Monthly Archives: January 2014

Why money targeting would not be a good way to implement forward guidance

As the ECB slides inexorably towards a liquidity trap, debate focuses on whether it might be prepared to engage in a forward guidance policy that implied a Woodford-style inflation target overshoot.  Simon Wren Lewis suggests that a more palatable way … Continue reading

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Why Kydland, Prescott and Sims got the Nobel and why it isn’t weird

This is really just a comment on Noah Smith’s blog post about the oddity of the Nobel Committee awarding the Economics prize to Kydland and Prescott for finding that the business cycle was caused by technology shocks, and then later … Continue reading

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What is Buiter writing for his clients about the current ECB shenanigans?

Reading about Draghi’s comments that the ECB would not be engaging in quantitative easing (QE) because this would amount to ‘monetary financing’ prompted a burst of nostalgia for the time when Willem Buiter was writing his ‘Maverecon’ for public consumption, … Continue reading

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What they talk about when they talk about taxes

The last few days have seen the UK Chancellor George Osborne and Ed Balls try to out-do each other in promising a fiscal surplus.  Labour have also put on the table the proposal to bring back the 50% income tax … Continue reading

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Coping with segular stagnation by raising the inflation target. Respose to Kaminska and Delong

Brad Delong and Isabella Kaminska are against raising the inflation target as a response to secular stagnation.  To recap.  Larry Summers argued that currently the natural real rate is very low and may remain so for quite some time ahead.  … Continue reading

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At the ZLB, reducing unemployment benefits increases total unemployment AND reduces frictional unemployment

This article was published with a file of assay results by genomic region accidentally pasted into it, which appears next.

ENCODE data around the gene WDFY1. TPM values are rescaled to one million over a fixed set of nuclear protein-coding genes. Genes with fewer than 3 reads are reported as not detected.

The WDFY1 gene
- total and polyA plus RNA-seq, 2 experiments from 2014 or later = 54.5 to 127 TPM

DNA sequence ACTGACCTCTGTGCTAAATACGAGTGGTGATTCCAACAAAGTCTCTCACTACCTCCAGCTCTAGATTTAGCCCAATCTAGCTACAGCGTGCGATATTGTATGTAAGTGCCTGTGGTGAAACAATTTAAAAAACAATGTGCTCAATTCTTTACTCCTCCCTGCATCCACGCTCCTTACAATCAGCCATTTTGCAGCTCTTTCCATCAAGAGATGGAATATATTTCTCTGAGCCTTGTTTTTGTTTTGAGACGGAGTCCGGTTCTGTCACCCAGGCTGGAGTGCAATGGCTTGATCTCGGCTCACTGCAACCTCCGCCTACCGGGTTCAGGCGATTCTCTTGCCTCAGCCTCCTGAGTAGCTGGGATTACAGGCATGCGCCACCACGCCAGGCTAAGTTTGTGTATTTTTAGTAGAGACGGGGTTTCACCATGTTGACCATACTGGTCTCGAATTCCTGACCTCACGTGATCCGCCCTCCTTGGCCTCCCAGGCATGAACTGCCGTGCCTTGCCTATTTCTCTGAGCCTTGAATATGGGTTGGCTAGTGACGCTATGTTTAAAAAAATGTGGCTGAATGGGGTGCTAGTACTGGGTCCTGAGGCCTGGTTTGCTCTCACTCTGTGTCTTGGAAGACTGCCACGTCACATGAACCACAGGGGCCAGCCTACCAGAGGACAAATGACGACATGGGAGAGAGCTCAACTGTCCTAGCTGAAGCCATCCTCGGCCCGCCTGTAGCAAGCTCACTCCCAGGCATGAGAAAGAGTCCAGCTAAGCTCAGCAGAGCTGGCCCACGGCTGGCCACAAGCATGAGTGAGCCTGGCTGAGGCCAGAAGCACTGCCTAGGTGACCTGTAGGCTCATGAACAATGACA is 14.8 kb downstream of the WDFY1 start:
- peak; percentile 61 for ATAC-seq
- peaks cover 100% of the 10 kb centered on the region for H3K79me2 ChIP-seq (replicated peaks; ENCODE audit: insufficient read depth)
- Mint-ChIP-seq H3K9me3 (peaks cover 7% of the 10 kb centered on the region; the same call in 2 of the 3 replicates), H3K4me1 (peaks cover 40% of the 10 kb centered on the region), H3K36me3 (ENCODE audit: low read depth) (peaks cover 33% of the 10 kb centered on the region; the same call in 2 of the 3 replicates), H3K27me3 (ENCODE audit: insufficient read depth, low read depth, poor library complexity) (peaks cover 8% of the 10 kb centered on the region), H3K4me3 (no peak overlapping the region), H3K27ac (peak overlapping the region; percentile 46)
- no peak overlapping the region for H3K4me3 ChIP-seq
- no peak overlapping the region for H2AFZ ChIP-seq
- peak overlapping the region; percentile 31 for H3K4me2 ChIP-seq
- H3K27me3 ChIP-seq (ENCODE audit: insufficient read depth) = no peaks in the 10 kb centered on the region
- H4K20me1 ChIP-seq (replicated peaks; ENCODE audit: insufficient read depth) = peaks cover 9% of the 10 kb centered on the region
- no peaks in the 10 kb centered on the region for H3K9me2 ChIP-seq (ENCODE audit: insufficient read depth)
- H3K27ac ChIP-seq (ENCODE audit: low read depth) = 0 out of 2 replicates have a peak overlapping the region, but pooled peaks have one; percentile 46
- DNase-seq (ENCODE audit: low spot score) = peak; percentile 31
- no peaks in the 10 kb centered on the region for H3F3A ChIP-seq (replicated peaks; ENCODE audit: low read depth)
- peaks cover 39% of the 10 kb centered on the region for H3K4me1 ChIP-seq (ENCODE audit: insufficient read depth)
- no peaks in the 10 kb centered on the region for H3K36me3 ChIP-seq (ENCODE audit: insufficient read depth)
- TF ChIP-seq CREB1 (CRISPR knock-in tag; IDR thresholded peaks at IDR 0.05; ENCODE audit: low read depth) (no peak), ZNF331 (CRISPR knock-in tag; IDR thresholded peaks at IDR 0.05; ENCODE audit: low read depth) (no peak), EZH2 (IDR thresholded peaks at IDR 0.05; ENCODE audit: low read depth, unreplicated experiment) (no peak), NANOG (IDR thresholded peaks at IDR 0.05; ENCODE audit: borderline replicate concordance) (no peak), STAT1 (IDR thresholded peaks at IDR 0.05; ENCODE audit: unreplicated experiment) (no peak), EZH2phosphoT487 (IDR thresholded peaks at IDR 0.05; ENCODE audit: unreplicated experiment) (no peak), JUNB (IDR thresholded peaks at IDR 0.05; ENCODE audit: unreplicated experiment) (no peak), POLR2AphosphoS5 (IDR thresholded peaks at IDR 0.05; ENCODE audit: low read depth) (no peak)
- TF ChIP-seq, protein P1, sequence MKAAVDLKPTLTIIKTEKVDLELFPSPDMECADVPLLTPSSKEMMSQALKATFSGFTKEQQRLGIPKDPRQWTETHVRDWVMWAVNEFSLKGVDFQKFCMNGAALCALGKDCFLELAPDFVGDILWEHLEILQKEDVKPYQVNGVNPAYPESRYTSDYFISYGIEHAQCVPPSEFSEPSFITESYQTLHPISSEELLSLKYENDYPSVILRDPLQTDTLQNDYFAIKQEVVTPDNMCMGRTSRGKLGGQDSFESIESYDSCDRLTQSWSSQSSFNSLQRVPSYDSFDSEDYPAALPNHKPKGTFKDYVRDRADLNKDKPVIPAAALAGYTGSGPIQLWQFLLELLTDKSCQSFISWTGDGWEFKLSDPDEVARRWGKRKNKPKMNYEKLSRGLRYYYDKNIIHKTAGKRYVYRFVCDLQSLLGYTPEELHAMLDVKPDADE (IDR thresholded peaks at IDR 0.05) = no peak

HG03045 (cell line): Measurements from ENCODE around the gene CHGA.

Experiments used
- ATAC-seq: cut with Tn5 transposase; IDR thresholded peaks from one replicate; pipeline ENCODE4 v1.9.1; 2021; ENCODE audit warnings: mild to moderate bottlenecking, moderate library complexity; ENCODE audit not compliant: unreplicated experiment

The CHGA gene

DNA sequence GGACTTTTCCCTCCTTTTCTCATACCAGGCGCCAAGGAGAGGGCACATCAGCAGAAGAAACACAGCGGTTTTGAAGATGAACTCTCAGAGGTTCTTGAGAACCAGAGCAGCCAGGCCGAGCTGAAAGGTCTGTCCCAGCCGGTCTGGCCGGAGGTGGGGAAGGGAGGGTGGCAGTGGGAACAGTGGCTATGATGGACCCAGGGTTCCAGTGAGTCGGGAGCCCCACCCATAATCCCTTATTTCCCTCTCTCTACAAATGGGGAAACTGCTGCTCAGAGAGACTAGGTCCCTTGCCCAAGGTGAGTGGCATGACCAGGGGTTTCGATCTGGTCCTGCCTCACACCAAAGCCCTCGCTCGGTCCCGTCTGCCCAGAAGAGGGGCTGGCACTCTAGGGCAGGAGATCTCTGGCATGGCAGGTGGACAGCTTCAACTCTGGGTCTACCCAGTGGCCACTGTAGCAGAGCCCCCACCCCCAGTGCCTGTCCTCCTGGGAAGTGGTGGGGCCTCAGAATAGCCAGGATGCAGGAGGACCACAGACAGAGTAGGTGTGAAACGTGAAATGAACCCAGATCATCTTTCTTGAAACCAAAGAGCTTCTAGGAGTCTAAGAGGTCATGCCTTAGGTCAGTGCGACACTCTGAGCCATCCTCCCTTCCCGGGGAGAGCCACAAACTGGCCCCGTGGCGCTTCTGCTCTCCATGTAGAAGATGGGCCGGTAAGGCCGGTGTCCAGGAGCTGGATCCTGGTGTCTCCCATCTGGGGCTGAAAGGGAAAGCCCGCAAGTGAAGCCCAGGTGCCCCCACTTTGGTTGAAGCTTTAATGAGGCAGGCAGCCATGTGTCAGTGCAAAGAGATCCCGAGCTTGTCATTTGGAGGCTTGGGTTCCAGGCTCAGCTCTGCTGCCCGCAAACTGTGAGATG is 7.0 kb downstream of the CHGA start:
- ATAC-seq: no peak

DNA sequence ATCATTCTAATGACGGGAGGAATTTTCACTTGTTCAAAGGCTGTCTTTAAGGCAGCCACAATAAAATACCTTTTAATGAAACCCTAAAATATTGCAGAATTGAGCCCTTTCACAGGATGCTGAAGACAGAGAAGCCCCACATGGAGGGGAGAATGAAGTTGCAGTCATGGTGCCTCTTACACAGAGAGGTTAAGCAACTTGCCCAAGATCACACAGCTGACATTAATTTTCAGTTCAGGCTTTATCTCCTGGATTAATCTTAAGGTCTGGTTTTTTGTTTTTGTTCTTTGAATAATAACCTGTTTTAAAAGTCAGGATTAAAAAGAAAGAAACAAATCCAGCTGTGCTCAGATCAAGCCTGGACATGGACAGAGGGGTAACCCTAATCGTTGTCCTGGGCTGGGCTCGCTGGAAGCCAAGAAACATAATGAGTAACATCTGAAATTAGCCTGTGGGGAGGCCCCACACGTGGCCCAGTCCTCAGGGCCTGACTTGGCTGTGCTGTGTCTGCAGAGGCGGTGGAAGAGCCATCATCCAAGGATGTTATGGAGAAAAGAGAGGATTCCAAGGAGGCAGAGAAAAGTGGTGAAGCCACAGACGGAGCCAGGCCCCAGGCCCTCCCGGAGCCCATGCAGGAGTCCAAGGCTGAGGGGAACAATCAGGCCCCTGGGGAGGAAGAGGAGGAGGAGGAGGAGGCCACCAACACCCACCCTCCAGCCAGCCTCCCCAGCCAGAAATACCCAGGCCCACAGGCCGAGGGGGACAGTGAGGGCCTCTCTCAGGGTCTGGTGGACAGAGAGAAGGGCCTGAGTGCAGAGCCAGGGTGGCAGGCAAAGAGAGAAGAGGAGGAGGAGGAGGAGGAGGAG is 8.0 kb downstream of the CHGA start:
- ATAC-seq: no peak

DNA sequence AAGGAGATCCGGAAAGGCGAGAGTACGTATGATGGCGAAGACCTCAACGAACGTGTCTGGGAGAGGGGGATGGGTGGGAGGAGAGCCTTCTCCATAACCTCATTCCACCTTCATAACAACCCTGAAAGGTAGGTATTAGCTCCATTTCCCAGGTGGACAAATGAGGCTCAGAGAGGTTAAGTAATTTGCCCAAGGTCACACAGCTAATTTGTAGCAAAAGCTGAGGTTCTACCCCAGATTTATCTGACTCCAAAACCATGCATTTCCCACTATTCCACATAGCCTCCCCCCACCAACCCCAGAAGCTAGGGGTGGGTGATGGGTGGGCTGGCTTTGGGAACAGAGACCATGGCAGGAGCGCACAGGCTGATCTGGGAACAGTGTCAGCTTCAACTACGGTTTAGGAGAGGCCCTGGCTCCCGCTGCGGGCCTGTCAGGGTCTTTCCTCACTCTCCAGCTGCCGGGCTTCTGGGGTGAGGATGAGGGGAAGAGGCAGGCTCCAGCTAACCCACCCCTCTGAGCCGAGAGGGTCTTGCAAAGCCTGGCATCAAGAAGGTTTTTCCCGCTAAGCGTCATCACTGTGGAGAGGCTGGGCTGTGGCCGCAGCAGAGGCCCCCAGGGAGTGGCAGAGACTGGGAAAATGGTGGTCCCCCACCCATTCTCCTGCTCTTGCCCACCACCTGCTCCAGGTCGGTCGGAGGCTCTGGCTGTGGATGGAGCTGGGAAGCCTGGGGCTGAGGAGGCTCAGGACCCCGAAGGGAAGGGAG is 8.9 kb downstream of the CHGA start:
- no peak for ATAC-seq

Paul Krugman has been accused recently of being inconsistent with his own textbook on the issue of whether higher benefits for the unemployed raise or lower unemployment.  His textbook explained the consensus view that such benefits can increase ‘frictional’ unemployment – or the … Continue reading

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This time only the names are different

Roger Farmer tweeted this quote from a Martin Wolf article today:  ‘in essence, today’s financial system is the same as before’.  Without checking, I am guessing that ‘before’ means before the latest crisis.  But perhaps ‘before’ might not be so … Continue reading

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Fiscal policy: as if Carney had said ‘we won’t stick to this forward guidance’ and then stuck to it anyway

Another thought on the Coalition’s attempt to manage expectations about fiscal policy. My last post on the Coalition’s fiscal policy, in a nutshell, said that although the eventual path of the deficit, ex post, turned out not too far wrong, … Continue reading

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Why the lack of private sector DSGE models is weak evidence of the worth of DSGE models

For some Friday night fun, and, caution, after a day grinding through DSGE models of credit frictions, preparing for an MSc Masters module at Bristol later this year, I thought I would comment on Noah Smith’s typically entertaining macro-smackdown. For … Continue reading

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The UK Coalition’s fiscal ‘mission accomplished’ twaddle

George Osborne and fellow Conservatives are attempting – seemingly with success – to run the argument that the fact that the economy is now growing quickly proves that their austerity policy was the right one.  The message gets pumped out … Continue reading

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